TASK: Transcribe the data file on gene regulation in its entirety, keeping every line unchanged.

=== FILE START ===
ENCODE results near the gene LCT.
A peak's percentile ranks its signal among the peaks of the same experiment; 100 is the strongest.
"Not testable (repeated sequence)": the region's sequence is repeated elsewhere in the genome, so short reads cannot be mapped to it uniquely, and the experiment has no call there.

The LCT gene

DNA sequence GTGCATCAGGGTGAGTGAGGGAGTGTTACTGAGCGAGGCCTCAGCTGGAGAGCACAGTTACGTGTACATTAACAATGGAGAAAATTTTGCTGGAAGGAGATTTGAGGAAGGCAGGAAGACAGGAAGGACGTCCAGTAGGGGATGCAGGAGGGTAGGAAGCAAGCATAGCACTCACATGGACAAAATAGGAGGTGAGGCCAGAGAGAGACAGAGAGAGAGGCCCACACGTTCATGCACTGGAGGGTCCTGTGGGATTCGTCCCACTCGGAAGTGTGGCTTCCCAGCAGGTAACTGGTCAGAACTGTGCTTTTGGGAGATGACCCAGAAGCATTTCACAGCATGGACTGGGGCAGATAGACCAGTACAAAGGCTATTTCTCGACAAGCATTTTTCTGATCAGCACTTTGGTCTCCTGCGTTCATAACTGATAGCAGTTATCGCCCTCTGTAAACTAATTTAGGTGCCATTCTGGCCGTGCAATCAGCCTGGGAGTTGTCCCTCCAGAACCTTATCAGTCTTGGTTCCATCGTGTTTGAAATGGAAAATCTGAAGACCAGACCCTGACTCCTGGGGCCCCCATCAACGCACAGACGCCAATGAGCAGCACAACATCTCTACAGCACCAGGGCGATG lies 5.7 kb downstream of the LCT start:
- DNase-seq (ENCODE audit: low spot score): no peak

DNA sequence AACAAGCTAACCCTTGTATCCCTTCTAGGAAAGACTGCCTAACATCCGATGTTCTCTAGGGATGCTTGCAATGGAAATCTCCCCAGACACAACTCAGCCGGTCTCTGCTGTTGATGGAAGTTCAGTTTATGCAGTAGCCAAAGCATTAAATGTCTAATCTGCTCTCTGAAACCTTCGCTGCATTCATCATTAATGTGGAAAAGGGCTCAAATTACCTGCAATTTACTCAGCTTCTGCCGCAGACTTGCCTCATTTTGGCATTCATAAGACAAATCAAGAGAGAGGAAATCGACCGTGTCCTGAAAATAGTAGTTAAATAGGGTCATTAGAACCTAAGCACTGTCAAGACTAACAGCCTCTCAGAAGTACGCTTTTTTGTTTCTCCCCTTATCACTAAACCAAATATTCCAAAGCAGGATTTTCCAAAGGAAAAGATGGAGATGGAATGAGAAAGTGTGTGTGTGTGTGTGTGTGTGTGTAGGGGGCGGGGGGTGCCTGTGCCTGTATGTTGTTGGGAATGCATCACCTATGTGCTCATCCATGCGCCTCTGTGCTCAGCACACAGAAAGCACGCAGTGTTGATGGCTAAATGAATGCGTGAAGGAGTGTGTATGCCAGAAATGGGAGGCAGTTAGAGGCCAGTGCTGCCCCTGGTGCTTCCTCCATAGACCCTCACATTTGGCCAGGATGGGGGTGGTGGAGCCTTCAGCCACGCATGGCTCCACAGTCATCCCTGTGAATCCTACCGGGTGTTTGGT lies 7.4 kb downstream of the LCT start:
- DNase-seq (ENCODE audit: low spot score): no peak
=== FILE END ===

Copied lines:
ENCODE results near the gene LCT.
A peak's percentile ranks its signal among the peaks of the same experiment; 100 is the strongest.
"Not testable (repeated sequence)": the region's sequence is repeated elsewhere in the genome, so short reads cannot be mapped to it uniquely, and the experiment has no call there.

The LCT gene

DNA sequence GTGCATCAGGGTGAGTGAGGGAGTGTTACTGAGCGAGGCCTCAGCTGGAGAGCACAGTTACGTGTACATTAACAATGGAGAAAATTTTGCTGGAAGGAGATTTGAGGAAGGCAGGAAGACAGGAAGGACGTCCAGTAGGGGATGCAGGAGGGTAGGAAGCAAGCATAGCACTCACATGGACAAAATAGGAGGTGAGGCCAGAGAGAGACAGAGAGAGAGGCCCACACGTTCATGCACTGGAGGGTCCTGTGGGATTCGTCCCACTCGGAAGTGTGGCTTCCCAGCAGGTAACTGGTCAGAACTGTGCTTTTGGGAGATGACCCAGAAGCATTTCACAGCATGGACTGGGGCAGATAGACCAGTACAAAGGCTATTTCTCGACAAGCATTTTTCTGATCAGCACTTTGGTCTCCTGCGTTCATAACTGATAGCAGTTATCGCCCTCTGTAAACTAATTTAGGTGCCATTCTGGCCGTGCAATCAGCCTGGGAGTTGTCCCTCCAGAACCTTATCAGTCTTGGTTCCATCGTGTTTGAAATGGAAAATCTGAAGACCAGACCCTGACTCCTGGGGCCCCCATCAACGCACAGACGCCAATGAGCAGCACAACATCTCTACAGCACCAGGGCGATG lies 5.7 kb downstream of the LCT start:
- DNase-seq (ENCODE audit: low spot score): no peak

DNA sequence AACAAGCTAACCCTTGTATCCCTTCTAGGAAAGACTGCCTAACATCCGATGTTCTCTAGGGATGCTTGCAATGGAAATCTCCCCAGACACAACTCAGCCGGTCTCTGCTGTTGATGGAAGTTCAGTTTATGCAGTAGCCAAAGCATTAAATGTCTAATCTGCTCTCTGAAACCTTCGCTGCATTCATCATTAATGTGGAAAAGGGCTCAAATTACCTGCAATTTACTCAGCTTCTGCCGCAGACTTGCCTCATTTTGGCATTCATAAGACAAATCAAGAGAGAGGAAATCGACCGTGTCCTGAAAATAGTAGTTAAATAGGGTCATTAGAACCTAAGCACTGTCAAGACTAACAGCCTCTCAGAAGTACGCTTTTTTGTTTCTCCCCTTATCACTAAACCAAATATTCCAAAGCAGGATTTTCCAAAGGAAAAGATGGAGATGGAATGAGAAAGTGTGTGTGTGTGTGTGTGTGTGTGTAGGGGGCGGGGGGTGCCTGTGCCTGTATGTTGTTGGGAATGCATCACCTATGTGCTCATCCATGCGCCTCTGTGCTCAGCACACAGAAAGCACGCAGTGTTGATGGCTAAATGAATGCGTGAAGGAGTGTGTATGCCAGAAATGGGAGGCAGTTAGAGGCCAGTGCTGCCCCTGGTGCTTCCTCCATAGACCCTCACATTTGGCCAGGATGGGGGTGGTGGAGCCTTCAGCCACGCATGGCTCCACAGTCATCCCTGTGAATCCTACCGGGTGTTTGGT lies 7.4 kb downstream of the LCT start:
- DNase-seq (ENCODE audit: low spot score): no peak